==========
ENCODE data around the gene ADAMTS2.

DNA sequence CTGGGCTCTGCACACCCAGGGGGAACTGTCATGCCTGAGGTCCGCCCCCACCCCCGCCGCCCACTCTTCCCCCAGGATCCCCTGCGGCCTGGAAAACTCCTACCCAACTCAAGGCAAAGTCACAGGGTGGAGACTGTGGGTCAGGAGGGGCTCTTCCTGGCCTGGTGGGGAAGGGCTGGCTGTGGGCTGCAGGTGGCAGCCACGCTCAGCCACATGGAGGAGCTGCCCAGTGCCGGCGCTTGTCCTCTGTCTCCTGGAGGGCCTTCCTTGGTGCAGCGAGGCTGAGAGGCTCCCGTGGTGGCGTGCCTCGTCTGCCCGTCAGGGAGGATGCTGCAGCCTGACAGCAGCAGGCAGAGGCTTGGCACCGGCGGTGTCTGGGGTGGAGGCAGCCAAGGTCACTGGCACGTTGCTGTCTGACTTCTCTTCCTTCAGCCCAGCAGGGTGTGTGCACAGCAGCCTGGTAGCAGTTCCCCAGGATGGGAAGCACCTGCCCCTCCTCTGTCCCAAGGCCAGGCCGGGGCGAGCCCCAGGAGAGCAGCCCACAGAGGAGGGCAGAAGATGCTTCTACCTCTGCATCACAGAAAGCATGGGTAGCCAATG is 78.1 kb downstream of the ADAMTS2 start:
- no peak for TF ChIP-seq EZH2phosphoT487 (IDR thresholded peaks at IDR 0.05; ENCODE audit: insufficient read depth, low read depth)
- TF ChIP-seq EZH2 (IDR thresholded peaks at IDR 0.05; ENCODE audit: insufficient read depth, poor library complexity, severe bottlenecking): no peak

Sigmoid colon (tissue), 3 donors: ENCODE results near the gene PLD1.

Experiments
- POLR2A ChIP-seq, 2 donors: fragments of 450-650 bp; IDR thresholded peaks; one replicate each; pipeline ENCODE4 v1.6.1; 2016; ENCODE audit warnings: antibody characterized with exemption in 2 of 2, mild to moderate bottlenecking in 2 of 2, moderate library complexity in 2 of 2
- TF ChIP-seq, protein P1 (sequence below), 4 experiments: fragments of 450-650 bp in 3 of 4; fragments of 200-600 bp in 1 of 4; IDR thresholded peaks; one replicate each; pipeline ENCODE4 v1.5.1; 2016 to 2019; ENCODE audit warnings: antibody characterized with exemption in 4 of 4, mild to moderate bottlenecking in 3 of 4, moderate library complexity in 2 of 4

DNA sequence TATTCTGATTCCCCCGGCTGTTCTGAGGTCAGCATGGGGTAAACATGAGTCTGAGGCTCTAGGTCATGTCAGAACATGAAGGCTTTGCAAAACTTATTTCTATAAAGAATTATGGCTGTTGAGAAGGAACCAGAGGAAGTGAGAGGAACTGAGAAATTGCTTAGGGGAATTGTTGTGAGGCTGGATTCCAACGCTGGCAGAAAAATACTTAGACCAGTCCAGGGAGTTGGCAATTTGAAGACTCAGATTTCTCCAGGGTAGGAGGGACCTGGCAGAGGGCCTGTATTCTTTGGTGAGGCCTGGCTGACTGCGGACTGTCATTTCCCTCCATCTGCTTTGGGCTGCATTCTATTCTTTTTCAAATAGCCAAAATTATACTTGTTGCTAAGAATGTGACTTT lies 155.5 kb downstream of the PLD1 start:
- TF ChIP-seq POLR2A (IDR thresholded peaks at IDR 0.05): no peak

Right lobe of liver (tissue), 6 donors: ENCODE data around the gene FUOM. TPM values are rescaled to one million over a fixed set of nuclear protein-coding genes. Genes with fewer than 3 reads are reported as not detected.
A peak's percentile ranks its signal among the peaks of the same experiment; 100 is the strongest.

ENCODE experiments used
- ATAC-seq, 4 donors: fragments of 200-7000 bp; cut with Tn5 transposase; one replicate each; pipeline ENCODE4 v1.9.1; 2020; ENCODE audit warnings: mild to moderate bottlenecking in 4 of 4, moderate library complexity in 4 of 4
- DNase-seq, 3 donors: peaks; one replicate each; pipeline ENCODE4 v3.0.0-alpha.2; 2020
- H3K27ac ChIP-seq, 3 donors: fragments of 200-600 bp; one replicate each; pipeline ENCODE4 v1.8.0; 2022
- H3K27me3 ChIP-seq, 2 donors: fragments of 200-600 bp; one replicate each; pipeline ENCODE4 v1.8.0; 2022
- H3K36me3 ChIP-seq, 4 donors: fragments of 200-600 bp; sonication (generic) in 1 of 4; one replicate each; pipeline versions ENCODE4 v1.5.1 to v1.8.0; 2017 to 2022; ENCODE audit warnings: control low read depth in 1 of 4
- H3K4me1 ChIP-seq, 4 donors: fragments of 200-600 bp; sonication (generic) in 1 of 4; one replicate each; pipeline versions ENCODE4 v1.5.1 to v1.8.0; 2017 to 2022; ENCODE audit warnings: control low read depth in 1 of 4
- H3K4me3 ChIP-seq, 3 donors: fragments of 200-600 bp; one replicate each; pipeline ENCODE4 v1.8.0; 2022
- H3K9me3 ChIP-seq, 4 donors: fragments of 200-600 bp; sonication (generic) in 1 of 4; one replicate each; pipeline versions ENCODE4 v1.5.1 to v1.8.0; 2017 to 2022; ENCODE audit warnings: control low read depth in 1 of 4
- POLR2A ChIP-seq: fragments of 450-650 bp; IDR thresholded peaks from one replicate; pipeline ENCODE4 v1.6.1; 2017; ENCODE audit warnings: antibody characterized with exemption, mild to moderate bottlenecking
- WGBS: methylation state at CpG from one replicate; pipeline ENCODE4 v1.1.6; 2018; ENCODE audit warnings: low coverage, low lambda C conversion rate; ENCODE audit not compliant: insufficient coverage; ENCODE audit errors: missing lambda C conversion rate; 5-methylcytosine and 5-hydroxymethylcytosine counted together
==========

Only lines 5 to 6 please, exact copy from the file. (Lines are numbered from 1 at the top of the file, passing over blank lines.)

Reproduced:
Sigmoid colon (tissue), 3 donors: ENCODE results near the gene PLD1.

Experiments